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Embracing a city

When I think about Amsterdam, I think about the sensory experiences of the city.

The sound of tourists’ suitcases rolling over cobblestones, the penetrating smell when you pass a coffee shop in one of the alleyways or the rain on your skin when you’re cycling to the other side of town. I think about crowded cafes when our football team plays. How whole streets turn orange, our national color, and the excitement on people’s faces. How people cheer when our team scores and how the cafes turn to silent mumbling and cursing when the other team scores. How you can’t get out of these places without having had a beer shower or being hugged by random strangers when the orange lions win.

I think about how the same color is everywhere during Kingsday, when people from all over the country come to visit the capital to celebrate the King’s birthday by dancing and drinking the whole day and night and how the trees next to the canal already wear the promise of summer on their branches. How you can hear the high pitched voices of children in the park selling their old toys at the flea market and the false notes of the kid who plays violin trying to get some coins for it. I think about how at the end of the day you’ll see the stumbling drunk people trying to get a train back to the south of the country and how you try to squeeze yourself through crowds of people while the smell of the beer is mixed with the smell of body odors. That satisfaction of taking a warm shower that evening and crawling in a soft bed stretching your joints and falling in a deep sleep.

How you wake up the next morning by the vehicles of the very efficient cleaning crew, scraping the orange from the pavements. Then I think about how 8 months later the canals are covered with snow and the cold bites into your face. How tricky it can be to maneuver your bike over the slippery canals and how I (as most people) have felt a few times. How you can feel the bike slipping away from under you and you pray while falling that the snow has not yet turned to ice. How almost always your warm winter coat softens the blow of hitting the ground. And how it can feel almost comfortable lying there on a cold December in the snow with your bike next to you. There’s a tinge of embarrassment that quickly passes when you see there’s no one who saw you go down. Most people are inside anyways, having dinner around 6 ‘o clock or are in a hurry getting home or to after-work drinks. So you just get up, brush the snow from your coat and check if your bike is still in a good shape. You’ll be wise enough to walk up the canal bridge with your bike next to you, but as soon as you pass the bridge you’ll wrap your scarf an extra time around your neck and face and the cold again.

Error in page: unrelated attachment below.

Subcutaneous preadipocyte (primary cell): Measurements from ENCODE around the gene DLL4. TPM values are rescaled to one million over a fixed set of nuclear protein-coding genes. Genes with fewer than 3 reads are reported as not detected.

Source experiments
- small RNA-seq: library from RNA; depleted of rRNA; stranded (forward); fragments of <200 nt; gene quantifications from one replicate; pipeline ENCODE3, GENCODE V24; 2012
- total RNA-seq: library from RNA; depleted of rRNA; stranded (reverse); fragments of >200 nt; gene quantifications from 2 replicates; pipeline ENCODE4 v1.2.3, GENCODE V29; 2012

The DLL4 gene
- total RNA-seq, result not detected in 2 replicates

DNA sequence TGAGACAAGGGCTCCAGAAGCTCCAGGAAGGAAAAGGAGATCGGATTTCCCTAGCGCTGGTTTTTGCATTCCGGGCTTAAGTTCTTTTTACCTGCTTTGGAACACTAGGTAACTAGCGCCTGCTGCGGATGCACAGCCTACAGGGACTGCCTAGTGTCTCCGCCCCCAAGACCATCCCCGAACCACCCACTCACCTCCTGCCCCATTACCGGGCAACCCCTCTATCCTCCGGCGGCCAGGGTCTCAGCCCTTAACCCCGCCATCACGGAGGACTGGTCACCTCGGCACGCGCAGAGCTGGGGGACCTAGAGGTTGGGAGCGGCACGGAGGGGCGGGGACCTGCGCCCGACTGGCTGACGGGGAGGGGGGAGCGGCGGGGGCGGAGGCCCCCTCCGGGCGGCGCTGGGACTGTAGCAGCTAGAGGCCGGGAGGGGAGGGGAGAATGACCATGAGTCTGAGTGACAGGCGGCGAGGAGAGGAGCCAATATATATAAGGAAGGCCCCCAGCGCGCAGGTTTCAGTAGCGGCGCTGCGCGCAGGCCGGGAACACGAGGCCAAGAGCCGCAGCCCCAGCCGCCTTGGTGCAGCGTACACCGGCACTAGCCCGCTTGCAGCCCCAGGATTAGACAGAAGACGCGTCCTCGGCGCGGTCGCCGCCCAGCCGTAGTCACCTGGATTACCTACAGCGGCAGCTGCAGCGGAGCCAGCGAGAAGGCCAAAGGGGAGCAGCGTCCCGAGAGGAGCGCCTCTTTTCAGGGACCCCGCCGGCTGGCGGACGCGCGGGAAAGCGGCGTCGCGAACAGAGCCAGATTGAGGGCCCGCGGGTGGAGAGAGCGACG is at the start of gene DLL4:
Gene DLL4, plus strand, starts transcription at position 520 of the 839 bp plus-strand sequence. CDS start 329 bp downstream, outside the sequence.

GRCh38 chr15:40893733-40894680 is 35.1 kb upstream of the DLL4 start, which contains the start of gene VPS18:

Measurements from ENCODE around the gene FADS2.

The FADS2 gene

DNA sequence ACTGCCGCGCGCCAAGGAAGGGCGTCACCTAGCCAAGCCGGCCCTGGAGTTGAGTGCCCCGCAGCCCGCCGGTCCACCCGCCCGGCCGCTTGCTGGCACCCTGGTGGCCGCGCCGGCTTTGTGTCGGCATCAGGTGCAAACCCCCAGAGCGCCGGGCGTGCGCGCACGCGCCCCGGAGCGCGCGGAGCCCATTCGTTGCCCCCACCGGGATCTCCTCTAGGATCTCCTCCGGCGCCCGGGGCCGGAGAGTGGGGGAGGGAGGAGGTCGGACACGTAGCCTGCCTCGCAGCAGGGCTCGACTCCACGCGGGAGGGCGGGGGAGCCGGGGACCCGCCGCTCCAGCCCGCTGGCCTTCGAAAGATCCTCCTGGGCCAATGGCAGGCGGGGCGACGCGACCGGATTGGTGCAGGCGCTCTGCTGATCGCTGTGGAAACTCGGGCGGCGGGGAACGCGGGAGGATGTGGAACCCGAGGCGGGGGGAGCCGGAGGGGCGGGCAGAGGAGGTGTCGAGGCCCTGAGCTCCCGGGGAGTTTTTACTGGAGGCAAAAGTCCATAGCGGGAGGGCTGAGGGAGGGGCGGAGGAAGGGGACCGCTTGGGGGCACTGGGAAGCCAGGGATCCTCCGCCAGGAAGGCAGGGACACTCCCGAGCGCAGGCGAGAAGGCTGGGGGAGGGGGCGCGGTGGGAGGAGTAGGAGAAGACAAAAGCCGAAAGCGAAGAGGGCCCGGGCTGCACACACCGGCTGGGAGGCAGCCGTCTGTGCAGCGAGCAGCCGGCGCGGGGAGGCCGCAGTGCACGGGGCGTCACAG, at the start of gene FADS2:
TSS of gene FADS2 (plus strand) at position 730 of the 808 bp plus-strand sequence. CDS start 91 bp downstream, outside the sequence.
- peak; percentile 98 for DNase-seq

I think about how every winter people are hoping the canals will freeze so it’s possible to ice-skate. How it feels to have those skates on and make scratches on the frozen surface. How people are laughing and the children are throwing snowballs. How good the warm chocolate feels down your throat afterward when you go to one of the cafes next to the water. I also think about how you can hear people complain after a few days of freezing temperatures and how you can sense the longing for warmer days in the air.

I think about those first days of sun in March when the whole city can be found on terraces wearing coats and sunglasses. How everyone let’s those few beams of sunray touch their skin after the dark winter months. And how in a few months from now the temperature for the first time will rise above 20 degrees again and how this day is known as skirtsday. How it’s almost always too cold for a skirt and you can only see a few brave women walking down the streets with goosebumped legs.